shot themselves in the face, and stuck their fingers into an
electrical socket, looked in the mirror and said, "Now I am ready to
face the world" And the goths are just one example, there are also the
Japanese Punks and Japanese Ghetto Enthusiasts who also give off this
feel. I saw two 16 year old boys dressed like they were in a kanye
west video and thought they were the least embarrassing individuals to
look at. BUT THIS IS NOT THE END. Oh no, what makes Harajuku even more
insane is that the biggest Shinto Shrine in Tokyo is RIGHT NEXT TO THE
STATION. Meiji Shrine, a very large, very beautiful place with trees
and ponds and koi and nature and japanese wedding ceremonies and large
impressive japanese architecture is located less than three blocks
away where the teenyboppers converge, so that when you exit this
beautiful and serene place the first thing you see are three japanese
girls of indeterminate age with terrible bleach blond dye jobs, awful
fake orange suntans, and terrible purplish and bluish makeup jobs and
puffy shirts and shorty skirts that would make a Jennifer Lopez blush.
It's like going to a rave at saint peter's basilica.
(The average tokyo teenaged/tweenaged female feels this is appropriate
day to day wear:
Shibuya: As Mr. Cooper would say.. shiBOO-YA!
Coming up out of Shibuya station is like heading into a battle. a deep
thicket of people surges forth to the edge, where they wait patiently
at the crosswalk. The light turns green. Two 25 people deep lines of
people head towards each other at a quickened pace, will I be
beheaded? Will I be disemboweled? That is what shibuya is like. also
there's a good indian restaurant there where you can order out of a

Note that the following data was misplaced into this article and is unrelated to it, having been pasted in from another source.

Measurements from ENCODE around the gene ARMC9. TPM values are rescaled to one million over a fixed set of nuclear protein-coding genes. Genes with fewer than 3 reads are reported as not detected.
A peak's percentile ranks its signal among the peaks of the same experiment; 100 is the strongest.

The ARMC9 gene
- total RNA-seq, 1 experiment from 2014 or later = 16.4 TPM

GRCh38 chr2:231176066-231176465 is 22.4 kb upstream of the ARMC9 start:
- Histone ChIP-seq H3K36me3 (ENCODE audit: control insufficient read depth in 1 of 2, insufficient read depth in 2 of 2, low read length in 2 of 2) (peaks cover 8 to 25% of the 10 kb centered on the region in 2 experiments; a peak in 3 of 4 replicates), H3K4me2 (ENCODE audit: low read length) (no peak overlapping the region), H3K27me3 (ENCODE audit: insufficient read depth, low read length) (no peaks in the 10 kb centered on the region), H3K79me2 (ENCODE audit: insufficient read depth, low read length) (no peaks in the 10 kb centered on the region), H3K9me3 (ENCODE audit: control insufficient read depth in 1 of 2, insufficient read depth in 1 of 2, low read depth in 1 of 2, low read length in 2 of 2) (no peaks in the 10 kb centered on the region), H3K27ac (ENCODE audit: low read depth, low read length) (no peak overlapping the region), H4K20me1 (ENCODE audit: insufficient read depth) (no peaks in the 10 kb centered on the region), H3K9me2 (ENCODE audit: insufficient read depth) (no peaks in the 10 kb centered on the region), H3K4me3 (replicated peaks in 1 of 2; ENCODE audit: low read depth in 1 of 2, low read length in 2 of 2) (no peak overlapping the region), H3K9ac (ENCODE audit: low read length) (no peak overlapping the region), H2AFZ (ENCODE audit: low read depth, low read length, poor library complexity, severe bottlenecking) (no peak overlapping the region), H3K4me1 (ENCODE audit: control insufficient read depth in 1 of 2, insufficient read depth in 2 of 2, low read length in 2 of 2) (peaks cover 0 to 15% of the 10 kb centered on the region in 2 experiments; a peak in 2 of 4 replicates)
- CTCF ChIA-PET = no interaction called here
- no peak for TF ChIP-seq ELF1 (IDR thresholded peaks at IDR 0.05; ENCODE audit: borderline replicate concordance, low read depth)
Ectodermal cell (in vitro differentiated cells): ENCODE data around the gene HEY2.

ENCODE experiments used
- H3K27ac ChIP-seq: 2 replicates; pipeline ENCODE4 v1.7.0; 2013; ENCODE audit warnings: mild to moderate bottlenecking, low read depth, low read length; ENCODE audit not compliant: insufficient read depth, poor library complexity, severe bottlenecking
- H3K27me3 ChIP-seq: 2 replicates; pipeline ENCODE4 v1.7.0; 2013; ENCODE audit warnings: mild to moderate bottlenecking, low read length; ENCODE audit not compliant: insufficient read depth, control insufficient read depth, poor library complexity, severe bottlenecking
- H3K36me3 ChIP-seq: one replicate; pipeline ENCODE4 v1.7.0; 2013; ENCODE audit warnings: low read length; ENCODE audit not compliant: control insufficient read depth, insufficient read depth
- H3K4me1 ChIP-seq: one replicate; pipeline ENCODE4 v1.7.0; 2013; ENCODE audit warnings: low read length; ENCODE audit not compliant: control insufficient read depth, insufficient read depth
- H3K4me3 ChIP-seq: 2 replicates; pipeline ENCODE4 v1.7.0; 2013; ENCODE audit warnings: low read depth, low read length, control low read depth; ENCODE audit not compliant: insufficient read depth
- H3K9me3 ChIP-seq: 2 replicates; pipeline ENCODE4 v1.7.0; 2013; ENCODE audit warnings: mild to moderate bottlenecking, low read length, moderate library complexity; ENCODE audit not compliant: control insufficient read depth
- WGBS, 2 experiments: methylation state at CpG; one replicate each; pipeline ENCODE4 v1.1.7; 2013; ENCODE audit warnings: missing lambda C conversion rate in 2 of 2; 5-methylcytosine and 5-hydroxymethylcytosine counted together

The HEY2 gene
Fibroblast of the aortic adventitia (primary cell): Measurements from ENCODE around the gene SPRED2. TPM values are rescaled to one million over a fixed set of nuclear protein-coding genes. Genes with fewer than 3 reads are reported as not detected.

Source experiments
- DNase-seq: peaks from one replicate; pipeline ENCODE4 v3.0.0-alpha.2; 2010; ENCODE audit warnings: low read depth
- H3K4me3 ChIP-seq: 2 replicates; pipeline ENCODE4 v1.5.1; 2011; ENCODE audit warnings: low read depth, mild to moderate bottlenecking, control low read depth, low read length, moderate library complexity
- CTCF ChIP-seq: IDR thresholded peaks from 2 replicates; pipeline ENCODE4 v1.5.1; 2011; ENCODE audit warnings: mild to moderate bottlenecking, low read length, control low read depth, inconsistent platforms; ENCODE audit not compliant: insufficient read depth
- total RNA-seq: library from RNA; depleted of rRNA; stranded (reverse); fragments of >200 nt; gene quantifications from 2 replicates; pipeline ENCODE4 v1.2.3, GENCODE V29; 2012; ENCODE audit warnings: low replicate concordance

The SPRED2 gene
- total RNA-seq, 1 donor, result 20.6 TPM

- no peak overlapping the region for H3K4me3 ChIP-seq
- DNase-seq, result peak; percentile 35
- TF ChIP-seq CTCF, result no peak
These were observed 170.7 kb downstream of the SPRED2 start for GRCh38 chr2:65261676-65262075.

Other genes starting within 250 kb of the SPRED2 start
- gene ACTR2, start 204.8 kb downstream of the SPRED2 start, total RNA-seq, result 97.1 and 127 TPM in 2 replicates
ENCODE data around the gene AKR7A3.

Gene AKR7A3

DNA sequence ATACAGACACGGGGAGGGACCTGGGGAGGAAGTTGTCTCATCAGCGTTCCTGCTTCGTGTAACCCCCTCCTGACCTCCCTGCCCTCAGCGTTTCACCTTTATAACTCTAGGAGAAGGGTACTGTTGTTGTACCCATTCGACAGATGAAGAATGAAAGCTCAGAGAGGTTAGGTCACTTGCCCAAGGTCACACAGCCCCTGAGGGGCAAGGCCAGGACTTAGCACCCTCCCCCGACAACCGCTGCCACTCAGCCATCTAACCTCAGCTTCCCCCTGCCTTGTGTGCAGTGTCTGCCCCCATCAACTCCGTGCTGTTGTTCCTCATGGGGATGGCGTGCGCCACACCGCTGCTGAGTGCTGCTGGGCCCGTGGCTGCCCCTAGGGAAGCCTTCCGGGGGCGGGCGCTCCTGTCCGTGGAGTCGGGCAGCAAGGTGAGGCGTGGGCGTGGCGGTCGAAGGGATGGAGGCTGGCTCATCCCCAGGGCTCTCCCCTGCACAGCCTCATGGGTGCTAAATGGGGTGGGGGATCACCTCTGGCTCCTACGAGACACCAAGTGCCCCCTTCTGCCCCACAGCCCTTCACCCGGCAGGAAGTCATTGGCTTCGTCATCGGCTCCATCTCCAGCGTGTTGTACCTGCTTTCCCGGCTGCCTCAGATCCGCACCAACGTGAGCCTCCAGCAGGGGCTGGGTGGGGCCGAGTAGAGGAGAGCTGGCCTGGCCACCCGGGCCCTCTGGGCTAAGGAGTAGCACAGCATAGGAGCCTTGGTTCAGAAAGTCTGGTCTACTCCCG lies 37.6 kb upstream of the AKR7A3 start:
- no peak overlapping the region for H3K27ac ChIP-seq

machine. The japanese are fond of making you put money in a machine to
order, and then hand tickets to some clerk where he passes it on the
cooks. it saves paper and time. It's better and more efficient than
having a human being take your order. Shibuya is kind of like London,
small streets, bright lights, lots of people, shopping food drink.
I've never been to london, but I imagine it to be like Shibuya. 5 out
of 5 people per square meter.
Akihabara: Home of the Dateless Wonder
If you don't know what the words manga, hentai, or lolicon (roricon)
mean, you have no reason to ever go to Akihabara. If you know what
they mean and you prefer to sleep well at night, you are better off
never having gone here. Yes there are cheap electronics there, but you
could probably find stuff just as good and just as inexpensive
somewhere else in tokyo. Akihabara is populated with surging crowds of
badly dressed (revenge of the nerds is a reality) japanese nerd-boys,
the saddest nerd-boys of them all. 6 out of 5 people per square meter/
Meguro and Mejiro: Two Stops on the Yamanote Line
We didn't get off the train at either of these stops. The only reason
I bring it up is because the characters for each of these
neighborhoods respectively mean Eye Black and Eye White. It is
interesting to note that every 77 years the residents of each of these
districts much exchange places with their opposite (or Hoka No Hito)
for one day to see how the other lives. It was enacted in 1645 by in
an Imperial Edict of Emperor Karigyura, who had a twin brother that
died at birth. Karigyura was an unbalanced leader, who even elected
his horse to his cabinet of counsellors Out of silent respect for
their former insane emperor the Tokyoites continue to follow the edict
to this day.
Takadanobaba: It's Hard for Foreigners to say, but sounds hilarious
when you say it.
Another place I didn't go to. There's absolutely no reason to ever go
to Takadanobaba, even if you live and pay rent there.
Emails pretty long, gonna end it just incase you're still reading.
I'll send the next email sooner, as the town's festival is this
saturday, and I get to participate in the traditional Electric
Slide/Hokey Pokey-esque dance-off which takes place in the
shopping/drinking district. Should be a hoot-a-nanny.
From Russia (see Japan) with love,
P.S. I post pictures at http://www.flickr.com/photos/tasteful_tn/
PPS. Cliff, patnik or campbell, tell Jesse I miss his smile.
PPPS. Senator, I think I lost your address mailing address, email it
to me just in case I don't find it.
PPPPS. Smeagol, I've been goin on walkabouts through the mountains, I
haven't met Gollum yet.
PPPPPS. I just realized I still don't have any of the glynn boys email
addresses, somebody hook me up with those.